The Spectral Wound: Sexual Violence, Public Memories and the Bangladesh War of 1971 is a new book by Nayanika Mookherjee, Reader of Socio-Cultural Anthropology at Durham University. The book makes a novel contribution to making visible the gendered violence in the Bangladesh Liberation War. It examines in detail how following the 1971 Bangladesh War, the Bangladesh government publicly designated the thousands of women raped by the Pakistani military and their local collaborators as bringonas (brave women). Mookherjee demonstrates that while this celebration of birangonas as heroes keeps them in the public memory, they exist in the public consciousness as a spectral wound. She does so  by looking at the issue through the lenses of class, culture and politics, illustrating how dominant representations of birangonas as dehumanized victims with dishevelled hair, a vacant look, and rejected by their communities create this wound. In critically examining the pervasiveness of the birangona construction, Mookherjee opens the possibility for a more politico-economic, ethical, and nuanced inquiry into the sexuality of war. The book includes a foreword by Veena Das, Krieger-Eisenhower Professor of Anthropology at John Hopkins University. Nayanika Mookherjee has published extensively on the anthropology of violence, gendered violence during wars and ethics and aesthetics. She has a PhD in Social Anthropology from the School of Oriental and African Studies (SOAS), University of London. The book can be ordered through the Duke University Press website here.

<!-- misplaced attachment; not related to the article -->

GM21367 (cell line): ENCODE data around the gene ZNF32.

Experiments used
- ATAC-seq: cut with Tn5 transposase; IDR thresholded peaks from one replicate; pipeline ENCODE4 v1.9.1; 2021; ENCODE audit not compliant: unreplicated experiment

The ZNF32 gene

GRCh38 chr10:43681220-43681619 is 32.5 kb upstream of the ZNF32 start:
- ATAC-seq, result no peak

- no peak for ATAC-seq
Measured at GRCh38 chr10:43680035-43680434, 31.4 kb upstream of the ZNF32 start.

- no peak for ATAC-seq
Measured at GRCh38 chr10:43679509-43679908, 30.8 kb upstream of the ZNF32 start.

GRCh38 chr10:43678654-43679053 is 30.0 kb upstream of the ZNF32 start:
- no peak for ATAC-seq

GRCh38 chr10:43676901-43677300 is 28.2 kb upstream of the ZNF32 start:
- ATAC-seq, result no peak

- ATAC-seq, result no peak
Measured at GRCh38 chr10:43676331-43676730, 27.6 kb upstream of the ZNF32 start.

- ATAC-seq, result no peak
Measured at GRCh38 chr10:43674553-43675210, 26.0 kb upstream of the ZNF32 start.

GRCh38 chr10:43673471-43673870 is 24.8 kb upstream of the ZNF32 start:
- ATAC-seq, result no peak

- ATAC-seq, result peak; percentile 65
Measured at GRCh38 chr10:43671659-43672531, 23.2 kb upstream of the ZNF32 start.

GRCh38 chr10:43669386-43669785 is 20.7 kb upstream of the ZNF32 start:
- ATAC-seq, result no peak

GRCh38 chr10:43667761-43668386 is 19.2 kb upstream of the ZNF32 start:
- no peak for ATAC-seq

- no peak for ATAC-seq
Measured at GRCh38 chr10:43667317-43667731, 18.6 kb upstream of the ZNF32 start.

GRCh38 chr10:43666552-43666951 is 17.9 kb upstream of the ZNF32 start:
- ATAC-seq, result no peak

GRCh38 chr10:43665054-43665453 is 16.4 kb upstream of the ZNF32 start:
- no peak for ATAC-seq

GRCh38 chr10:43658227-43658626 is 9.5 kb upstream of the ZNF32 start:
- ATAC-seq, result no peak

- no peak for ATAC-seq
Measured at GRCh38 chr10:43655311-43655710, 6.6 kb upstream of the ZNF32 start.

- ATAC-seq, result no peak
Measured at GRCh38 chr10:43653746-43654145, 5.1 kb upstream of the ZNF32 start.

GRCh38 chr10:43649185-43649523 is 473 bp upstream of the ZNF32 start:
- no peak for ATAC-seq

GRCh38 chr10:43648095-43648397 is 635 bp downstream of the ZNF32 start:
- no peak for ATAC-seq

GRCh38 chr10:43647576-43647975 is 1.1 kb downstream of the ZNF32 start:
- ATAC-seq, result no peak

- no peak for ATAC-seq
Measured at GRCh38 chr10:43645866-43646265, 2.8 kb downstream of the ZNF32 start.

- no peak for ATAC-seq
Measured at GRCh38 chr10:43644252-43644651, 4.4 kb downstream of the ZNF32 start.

• Legendary Norwegian Anthropologist Fredrik Barth passed away

Renowned Norwegian Social Anthropologist Fredrik Barth died on 24 January 2016 at the age of 87. Barth was one of the most cited Norwegian social scientists of all time. He received his doctorate from the University of Cambridge in 1957. He held professorships at the University of Oslo, the University of Bergen, Emory University and Harvard University. His best known work, the anthropology classic Political leadership among  Swat Pathans – based on his PhD dissertation – is a transactional analysis of political processes in the Swat valley of northern Pakistan. Barth made further contributions to the study of ethnicity emphasizing the importance of on-going negotiations of boundaries between groups of people. Barth’s view was that such groups are not discontinues cultural isolates to which people naturally belong. Read more on Wikipedia.

• Ireland India Institute provides wide range of support for collaboration with India